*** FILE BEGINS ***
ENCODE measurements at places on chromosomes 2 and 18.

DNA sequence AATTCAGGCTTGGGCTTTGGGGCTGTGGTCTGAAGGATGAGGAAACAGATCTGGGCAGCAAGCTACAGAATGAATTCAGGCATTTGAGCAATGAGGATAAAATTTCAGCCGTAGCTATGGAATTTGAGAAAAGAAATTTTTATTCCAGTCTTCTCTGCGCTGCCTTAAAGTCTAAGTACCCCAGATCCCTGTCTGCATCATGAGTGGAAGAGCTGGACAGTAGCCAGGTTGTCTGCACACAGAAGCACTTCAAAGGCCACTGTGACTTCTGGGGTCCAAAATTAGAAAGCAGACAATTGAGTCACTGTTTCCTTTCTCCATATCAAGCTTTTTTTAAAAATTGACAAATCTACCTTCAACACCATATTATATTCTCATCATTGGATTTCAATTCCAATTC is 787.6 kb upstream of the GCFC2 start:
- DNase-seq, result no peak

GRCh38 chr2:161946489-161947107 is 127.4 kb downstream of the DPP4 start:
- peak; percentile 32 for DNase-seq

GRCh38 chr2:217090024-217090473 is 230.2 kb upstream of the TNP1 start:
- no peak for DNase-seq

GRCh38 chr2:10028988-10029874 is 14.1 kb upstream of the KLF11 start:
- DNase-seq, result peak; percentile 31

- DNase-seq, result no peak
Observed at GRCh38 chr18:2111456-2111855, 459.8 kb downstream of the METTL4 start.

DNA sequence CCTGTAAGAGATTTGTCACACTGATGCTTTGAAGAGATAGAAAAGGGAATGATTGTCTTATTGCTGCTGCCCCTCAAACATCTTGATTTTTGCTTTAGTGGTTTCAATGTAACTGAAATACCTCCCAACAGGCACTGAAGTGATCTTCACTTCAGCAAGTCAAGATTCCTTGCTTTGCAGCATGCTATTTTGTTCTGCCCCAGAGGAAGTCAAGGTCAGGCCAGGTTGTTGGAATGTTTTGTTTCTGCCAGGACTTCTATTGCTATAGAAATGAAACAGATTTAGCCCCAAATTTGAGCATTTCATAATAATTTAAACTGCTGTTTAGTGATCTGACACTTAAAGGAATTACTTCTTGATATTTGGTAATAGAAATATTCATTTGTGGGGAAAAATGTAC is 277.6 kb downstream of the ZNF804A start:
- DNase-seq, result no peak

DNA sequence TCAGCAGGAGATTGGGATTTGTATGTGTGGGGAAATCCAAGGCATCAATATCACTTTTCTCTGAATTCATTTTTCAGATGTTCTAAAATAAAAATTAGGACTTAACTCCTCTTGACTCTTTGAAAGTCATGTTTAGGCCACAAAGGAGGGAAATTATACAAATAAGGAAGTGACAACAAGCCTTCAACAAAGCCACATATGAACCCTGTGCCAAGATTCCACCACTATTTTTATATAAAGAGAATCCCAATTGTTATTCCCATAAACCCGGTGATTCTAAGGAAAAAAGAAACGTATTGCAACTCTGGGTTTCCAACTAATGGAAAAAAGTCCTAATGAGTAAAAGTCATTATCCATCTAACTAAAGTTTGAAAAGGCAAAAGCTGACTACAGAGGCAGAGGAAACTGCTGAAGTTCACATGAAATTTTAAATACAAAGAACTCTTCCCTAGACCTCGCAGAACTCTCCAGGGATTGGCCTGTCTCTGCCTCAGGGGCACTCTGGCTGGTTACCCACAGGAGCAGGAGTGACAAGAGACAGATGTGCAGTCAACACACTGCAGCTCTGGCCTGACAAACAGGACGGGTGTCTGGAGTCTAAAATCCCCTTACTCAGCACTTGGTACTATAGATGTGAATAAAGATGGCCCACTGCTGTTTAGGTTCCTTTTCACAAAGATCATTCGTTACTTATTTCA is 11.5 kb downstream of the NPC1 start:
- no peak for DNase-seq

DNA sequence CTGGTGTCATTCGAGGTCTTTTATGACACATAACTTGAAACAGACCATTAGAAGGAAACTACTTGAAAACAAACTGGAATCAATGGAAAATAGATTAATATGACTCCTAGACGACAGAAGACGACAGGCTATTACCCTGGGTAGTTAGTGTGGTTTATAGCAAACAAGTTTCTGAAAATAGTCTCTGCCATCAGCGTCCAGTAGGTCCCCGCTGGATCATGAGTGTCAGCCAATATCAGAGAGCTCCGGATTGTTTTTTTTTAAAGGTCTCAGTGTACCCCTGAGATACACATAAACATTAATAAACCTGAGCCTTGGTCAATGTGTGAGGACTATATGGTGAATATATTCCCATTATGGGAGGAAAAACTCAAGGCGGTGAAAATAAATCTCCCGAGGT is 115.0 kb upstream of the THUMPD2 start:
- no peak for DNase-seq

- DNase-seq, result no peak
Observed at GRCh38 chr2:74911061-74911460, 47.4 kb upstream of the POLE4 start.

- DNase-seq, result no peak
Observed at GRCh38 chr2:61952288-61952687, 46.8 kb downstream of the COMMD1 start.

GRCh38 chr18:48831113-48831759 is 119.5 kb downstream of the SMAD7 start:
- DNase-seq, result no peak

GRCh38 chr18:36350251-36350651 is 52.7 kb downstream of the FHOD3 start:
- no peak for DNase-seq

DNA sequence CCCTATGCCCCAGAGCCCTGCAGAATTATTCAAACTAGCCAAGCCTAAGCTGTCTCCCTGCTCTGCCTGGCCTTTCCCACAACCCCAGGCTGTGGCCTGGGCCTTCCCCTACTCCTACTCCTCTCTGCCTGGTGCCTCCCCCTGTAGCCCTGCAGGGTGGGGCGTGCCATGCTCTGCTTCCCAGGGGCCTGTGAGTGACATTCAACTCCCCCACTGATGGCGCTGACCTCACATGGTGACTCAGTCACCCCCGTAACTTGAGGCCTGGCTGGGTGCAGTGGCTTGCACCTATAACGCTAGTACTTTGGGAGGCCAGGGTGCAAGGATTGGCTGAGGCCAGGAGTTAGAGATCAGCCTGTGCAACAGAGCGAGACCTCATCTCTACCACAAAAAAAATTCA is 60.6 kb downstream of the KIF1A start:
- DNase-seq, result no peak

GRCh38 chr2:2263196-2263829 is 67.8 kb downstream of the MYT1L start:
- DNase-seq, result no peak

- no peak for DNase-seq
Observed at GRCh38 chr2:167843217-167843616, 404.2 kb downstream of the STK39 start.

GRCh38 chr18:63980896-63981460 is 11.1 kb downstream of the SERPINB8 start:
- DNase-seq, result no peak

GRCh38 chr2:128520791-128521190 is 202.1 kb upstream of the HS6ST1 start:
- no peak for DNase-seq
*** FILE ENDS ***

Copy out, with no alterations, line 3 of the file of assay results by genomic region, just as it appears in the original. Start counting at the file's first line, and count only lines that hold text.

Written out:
- DNase-seq, result no peak